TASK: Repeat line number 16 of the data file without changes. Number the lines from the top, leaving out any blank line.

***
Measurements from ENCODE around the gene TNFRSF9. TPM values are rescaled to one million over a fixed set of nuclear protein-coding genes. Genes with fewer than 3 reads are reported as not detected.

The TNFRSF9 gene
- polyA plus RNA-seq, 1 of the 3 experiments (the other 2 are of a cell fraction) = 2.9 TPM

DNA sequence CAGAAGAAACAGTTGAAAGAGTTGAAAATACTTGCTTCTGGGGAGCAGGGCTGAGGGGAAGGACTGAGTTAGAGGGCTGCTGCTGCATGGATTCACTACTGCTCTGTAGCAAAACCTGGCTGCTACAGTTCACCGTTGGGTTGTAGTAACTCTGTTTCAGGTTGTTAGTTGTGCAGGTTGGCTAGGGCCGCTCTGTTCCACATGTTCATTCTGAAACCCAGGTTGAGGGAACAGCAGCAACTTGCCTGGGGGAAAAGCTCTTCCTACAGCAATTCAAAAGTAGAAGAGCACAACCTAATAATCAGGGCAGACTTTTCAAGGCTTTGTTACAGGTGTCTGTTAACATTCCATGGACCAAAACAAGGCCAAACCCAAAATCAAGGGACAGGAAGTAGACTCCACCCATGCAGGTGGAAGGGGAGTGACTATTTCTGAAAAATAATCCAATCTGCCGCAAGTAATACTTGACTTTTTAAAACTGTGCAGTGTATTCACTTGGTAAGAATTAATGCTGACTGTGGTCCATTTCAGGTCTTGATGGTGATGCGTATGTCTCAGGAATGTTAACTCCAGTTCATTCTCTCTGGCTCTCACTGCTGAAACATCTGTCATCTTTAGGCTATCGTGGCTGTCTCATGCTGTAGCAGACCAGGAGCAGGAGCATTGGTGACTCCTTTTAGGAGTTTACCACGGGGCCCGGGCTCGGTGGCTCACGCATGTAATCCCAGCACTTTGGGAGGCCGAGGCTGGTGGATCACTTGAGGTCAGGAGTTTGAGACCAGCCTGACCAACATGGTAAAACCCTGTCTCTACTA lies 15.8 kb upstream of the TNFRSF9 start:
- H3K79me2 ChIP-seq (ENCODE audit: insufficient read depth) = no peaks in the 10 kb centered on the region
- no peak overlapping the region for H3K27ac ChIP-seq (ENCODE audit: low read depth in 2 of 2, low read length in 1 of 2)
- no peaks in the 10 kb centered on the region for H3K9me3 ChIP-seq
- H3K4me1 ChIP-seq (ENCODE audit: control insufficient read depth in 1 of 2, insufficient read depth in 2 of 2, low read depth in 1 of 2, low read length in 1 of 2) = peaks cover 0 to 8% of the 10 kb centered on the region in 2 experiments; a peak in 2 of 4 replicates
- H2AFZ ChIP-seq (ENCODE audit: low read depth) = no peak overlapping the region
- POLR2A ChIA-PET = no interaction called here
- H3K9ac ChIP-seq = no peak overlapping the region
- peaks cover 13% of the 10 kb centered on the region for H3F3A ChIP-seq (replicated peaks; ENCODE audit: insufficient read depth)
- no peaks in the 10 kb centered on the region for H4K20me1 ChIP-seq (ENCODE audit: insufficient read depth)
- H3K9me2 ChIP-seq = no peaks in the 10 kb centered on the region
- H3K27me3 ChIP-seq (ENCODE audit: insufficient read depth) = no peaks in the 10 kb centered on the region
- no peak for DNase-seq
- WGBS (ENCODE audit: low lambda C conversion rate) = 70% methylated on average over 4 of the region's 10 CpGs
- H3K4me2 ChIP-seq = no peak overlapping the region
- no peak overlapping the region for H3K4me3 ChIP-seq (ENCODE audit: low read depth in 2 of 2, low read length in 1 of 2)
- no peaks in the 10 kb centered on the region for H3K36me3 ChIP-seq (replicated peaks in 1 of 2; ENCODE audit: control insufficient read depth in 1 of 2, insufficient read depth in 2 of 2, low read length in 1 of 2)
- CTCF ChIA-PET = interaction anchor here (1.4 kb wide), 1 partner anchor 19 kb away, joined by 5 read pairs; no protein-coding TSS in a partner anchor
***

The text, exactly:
- no peak for DNase-seq